According to their name, lilies of the valley usually bloom in May. However, the flowers are poisonous – confusion therefore often leads to hospital stays.
Kassel – Once the cold season is over, many flowers in Germany begin to bloom. The lily of the valley also shows its splendor as it approaches the middle of the year. However, the spring bloomer is poisonous and is often mistaken for another plant.
Poisonous flowers: are lilies of the valley really dangerous?
Lilies of the valley can be recognized by their white bluebells. Unsuspecting herbalists keep poisoning themselves with the innocent-looking flowers. In 2014, lilies of the valley were even named poisonous plant of the year. The plant is poisonous in all parts – it contains toxic glycosides. The highest concentrations of toxins are contained in the flowers, leaves and berries. Contrary to a misconception, the toxic ingredients are not completely neutralized by drying the plant.
Lilies of the valley are poisonous and can be extremely dangerous to humans. © Gottfried Czepluch/Imago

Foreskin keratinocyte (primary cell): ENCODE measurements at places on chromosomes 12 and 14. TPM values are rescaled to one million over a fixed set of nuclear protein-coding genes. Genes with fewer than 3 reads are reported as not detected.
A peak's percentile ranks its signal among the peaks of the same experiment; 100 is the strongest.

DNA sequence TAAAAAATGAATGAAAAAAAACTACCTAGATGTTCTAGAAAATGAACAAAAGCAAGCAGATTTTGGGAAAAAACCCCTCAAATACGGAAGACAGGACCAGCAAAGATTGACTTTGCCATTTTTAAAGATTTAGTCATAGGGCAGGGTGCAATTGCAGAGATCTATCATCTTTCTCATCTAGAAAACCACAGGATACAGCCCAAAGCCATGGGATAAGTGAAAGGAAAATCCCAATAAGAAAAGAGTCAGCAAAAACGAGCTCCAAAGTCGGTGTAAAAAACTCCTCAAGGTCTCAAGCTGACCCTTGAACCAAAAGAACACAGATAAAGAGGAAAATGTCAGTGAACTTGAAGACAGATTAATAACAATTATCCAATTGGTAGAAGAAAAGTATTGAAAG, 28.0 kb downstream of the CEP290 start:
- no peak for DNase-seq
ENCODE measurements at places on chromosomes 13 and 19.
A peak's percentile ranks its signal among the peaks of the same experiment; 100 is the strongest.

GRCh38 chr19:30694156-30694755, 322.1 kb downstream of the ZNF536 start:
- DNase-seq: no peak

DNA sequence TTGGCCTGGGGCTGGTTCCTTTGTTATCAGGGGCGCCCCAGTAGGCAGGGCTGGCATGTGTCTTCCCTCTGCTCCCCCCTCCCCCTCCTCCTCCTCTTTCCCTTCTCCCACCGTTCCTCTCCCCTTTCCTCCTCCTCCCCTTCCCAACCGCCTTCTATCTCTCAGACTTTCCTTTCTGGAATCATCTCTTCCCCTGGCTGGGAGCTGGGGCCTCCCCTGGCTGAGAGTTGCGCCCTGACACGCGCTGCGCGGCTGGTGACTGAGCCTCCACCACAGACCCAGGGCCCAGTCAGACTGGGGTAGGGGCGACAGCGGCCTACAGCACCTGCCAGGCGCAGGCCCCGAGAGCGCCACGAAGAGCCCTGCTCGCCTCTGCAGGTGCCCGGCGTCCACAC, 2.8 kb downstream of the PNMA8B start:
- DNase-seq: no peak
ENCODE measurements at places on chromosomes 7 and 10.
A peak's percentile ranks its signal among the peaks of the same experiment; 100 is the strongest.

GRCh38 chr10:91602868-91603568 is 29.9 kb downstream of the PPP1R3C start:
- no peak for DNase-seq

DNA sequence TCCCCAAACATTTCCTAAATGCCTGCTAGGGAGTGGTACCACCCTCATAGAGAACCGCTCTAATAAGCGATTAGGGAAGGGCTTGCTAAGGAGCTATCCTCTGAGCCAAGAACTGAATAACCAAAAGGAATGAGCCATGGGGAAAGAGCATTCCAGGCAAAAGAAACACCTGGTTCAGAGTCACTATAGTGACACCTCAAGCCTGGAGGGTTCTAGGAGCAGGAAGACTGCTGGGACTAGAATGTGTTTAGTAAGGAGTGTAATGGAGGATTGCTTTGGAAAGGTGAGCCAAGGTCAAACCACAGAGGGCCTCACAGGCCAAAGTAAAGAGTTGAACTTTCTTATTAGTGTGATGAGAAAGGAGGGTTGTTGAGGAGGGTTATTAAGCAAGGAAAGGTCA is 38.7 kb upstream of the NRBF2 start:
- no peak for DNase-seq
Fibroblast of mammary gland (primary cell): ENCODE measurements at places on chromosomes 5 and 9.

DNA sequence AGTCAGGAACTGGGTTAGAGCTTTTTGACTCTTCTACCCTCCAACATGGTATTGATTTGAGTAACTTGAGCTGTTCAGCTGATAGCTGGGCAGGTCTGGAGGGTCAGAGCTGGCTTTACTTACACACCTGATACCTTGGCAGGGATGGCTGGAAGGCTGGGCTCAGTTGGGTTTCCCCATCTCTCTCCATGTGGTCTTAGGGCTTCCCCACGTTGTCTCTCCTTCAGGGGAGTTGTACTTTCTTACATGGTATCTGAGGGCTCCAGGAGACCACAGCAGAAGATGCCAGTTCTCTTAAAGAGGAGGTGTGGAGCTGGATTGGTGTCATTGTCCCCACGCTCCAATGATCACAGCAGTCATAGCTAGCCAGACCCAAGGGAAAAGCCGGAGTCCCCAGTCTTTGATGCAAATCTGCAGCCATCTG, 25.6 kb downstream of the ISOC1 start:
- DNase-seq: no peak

The Information Centre against Poisoning classifies the lily of the valley as low-toxic to poisonous. Anyone who comes into contact with the plant can detect allergic reactions on the skin. Those who consume parts of the plant, on the other hand, must expect worse symptoms. Nausea, vomiting, dizziness, up to pulse slowing and cardiac arrhythmias can occur depending on the amount of consumption. In the worst case, these reactions of the body to the poisoning can even lead to death.
Lilies of the valley are often confused with wild garlic – with fatal consequences
That lilies of the valley should not be consumed, most people know. More often, however, there is confusion with the popular wild garlic, also called the "wild garlic". The wild garlic season usually starts in March. "Although the garlic-like smell is a typical feature of wild garlic, the plant is often confused with the poisonous lily of the valley or the autumn crocus," says Professor Dr. Dr. Andreas Hensel, President of the German Federal Institute for Risk Assessment (BfR).
These symptoms may occur after eating lily of the valley:
- Chest tightness
- Pulse slowing
The flowers of wild garlic do not look like those of lilies of the valley, but the young leaves are very similar. According to the BfR, confusion with autumn crocus is also anything but atypical. After eating this very poisonous plant, multiple organ failure often occurs only a few days later.
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When collecting wild garlic, the leaves should be rubbed between the fingers, which will develop the typical garlic smell. However, guaranteed safety cannot be guaranteed by this test.